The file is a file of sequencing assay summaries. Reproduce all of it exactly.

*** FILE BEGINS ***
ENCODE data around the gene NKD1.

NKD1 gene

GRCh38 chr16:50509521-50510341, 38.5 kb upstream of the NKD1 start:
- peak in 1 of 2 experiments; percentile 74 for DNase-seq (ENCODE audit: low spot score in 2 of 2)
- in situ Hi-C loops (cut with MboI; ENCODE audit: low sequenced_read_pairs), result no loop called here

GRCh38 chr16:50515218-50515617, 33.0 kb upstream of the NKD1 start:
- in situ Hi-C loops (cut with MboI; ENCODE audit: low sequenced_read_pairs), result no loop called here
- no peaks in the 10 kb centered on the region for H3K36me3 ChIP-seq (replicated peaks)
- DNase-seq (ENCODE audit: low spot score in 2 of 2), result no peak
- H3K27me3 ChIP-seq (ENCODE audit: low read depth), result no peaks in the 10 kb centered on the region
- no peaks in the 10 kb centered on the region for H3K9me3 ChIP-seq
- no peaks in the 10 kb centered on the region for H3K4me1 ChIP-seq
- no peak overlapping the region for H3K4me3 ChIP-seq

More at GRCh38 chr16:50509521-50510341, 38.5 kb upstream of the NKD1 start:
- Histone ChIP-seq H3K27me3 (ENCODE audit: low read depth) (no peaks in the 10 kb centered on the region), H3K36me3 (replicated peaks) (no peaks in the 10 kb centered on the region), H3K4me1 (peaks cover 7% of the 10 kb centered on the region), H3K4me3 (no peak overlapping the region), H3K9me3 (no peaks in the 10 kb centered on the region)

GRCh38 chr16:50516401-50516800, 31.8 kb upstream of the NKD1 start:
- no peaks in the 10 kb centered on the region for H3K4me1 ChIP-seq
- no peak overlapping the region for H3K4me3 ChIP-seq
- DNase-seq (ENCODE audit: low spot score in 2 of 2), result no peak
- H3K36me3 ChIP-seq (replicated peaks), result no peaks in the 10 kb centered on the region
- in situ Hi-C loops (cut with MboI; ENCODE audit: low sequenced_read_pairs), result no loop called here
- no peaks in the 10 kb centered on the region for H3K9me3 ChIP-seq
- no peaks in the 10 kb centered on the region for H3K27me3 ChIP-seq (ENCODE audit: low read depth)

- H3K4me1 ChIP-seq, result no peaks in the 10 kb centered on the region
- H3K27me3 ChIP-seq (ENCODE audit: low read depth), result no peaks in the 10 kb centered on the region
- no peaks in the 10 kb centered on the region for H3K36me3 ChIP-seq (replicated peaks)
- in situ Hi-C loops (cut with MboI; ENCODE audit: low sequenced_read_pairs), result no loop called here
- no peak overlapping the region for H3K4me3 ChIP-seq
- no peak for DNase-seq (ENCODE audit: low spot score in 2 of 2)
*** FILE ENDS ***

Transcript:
ENCODE data around the gene NKD1.

NKD1 gene

GRCh38 chr16:50509521-50510341, 38.5 kb upstream of the NKD1 start:
- peak in 1 of 2 experiments; percentile 74 for DNase-seq (ENCODE audit: low spot score in 2 of 2)
- in situ Hi-C loops (cut with MboI; ENCODE audit: low sequenced_read_pairs), result no loop called here

GRCh38 chr16:50515218-50515617, 33.0 kb upstream of the NKD1 start:
- in situ Hi-C loops (cut with MboI; ENCODE audit: low sequenced_read_pairs), result no loop called here
- no peaks in the 10 kb centered on the region for H3K36me3 ChIP-seq (replicated peaks)
- DNase-seq (ENCODE audit: low spot score in 2 of 2), result no peak
- H3K27me3 ChIP-seq (ENCODE audit: low read depth), result no peaks in the 10 kb centered on the region
- no peaks in the 10 kb centered on the region for H3K9me3 ChIP-seq
- no peaks in the 10 kb centered on the region for H3K4me1 ChIP-seq
- no peak overlapping the region for H3K4me3 ChIP-seq

More at GRCh38 chr16:50509521-50510341, 38.5 kb upstream of the NKD1 start:
- Histone ChIP-seq H3K27me3 (ENCODE audit: low read depth) (no peaks in the 10 kb centered on the region), H3K36me3 (replicated peaks) (no peaks in the 10 kb centered on the region), H3K4me1 (peaks cover 7% of the 10 kb centered on the region), H3K4me3 (no peak overlapping the region), H3K9me3 (no peaks in the 10 kb centered on the region)

GRCh38 chr16:50516401-50516800, 31.8 kb upstream of the NKD1 start:
- no peaks in the 10 kb centered on the region for H3K4me1 ChIP-seq
- no peak overlapping the region for H3K4me3 ChIP-seq
- DNase-seq (ENCODE audit: low spot score in 2 of 2), result no peak
- H3K36me3 ChIP-seq (replicated peaks), result no peaks in the 10 kb centered on the region
- in situ Hi-C loops (cut with MboI; ENCODE audit: low sequenced_read_pairs), result no loop called here
- no peaks in the 10 kb centered on the region for H3K9me3 ChIP-seq
- no peaks in the 10 kb centered on the region for H3K27me3 ChIP-seq (ENCODE audit: low read depth)

- H3K4me1 ChIP-seq, result no peaks in the 10 kb centered on the region
- H3K27me3 ChIP-seq (ENCODE audit: low read depth), result no peaks in the 10 kb centered on the region
- no peaks in the 10 kb centered on the region for H3K36me3 ChIP-seq (replicated peaks)
- in situ Hi-C loops (cut with MboI; ENCODE audit: low sequenced_read_pairs), result no loop called here
- no peak overlapping the region for H3K4me3 ChIP-seq
- no peak for DNase-seq (ENCODE audit: low spot score in 2 of 2)